Working out of a backyard laboratory, a California inventor has developed a new design for the standard electric motor that officials here today said could save the nation massive amounts of energy.
In an unusual joint news conference, California energy officials and officials of the Southern California Edison Co., the nation's fourth-largest utility, hailed the motor design as "a major, billion-dollar breakthough for energy conservation."
The invention, called a "controlled torque motor," reduces electric consumption by as much as 20 per cent while producing the same power out-put as conventional electric motors, according to its developer, C. L. Wanlass.
Noting that about 64 per cent of the nation's electricity goes to run electric motors, Wanlass said his new design could "make a significant impact in energy consumption in a relatively short time." He said he expects his motor to be on the market within a year.
The new motor design could be used to replace anything from a tiny motor in an electric shaver to a massive industrial motor, officials said. One utility official calculated that if the device became widely used among residential electricity consumers alone in the Southern California Edison system it would save about 1 billion kilowatt hours of electricity in a decade, or enough power to run a city of 300,000 people for a year.
The officials said electricity savings would be considerable greater for industrial consumers.
According to Wanlass, If a half billion electric motors were converted to his design, the nation could save between 1 million and 2 million barrels of oil a day, or roughly the daily production expected from the whole Prudhoe Bay Alaskan oilfield.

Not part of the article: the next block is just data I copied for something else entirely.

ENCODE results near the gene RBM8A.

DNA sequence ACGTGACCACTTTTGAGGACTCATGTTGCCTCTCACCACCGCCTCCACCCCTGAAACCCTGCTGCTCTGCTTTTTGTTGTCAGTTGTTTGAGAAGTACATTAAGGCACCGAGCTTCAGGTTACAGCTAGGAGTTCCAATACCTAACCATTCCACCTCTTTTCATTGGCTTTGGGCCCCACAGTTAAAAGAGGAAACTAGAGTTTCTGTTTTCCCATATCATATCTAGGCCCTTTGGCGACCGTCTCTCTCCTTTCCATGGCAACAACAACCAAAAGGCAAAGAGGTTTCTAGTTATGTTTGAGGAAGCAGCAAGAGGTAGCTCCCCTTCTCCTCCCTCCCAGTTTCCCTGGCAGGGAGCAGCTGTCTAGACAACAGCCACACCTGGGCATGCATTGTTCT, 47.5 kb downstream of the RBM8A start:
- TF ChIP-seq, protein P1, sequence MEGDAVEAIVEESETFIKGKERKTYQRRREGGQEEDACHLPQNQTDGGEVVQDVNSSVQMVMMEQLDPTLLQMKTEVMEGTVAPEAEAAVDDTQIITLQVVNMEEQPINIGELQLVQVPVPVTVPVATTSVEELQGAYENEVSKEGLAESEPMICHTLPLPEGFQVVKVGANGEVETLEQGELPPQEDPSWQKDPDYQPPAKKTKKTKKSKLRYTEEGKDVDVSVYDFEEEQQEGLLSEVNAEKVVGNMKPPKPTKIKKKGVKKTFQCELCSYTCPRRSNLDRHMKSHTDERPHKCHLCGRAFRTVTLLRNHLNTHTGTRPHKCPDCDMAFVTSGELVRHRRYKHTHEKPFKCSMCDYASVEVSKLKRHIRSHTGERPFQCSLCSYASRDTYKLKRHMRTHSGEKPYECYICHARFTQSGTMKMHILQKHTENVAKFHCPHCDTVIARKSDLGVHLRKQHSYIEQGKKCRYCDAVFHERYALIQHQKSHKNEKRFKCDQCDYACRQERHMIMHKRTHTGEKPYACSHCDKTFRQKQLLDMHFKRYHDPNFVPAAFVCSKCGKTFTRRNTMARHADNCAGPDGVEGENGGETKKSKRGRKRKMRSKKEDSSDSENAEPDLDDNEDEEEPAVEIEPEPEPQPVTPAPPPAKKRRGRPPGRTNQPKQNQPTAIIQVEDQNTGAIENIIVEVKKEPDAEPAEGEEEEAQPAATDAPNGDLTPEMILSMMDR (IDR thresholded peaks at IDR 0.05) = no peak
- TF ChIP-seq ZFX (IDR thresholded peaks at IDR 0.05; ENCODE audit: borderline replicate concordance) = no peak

Existing electric motors could be modified for about $40 for a one-horse-power motor while the design could be incorporated in new motors with out increasing current production costs, Wanlass said.
Wanlass, 51, was formerly director of the Philco Corp's electronic research laboratories and holds patents on about 40 inventions, most of them in the computer field. He said he developed the controlled torque motor design in a laboratory in the backyard of his Santa Ana, Calif., home after leaving Philco in 1965.
Southern California Edison officials said they tested the device after Wanlass came to them last year. Under laboratory conditions the design saved up to 20 per cent of the electricity needed to run an ordinary motor, tility officials said. Larger energy savings could be anticipated in motors used under normal work conditions, the officials said.
California energy officials werentility officials said.
California energy officials were particularly enthusiastic about the prospect that the Wanlass motor could cut electricity use in home appliances. "We're hoping from this day forward the word Wanlass will be on the lips of a lot of people and it will benefit those people," said Robert Batinovich, president of the State Public Utilites Commission.
Another state energy official, Richard L. Maulin, said the results of tests on the Wanlass motor have been turned over the Federal Energy and the Energy Research and Development administrations.
Maullin said the new motor design may enable consumers to cut down on electricity use in home appliances, something President Carter called for in his energy message to Congress last week.
According to Wanlass, the redesigned motoruses additional copper winding and capacitors. The design achieves a more efficient transfer of energy into the motor while cutting down on energy loss 25 to 50 per cent.
"It's not an obvious design," he said "If you were to do it from scratch, it looks like a dumb thing to do."
The design is being tested extensively in several hundred motors in Southern California, Wanlass said. The McDonald's Restaurants Corporation has used 11 of the motors in their Santa Monica, Calif., outlet since February. A McDonald's spokesman at the company's Oak Brook, Ill, headquaters said their tests showed a 20 per cent or greater electricity saving from the motor.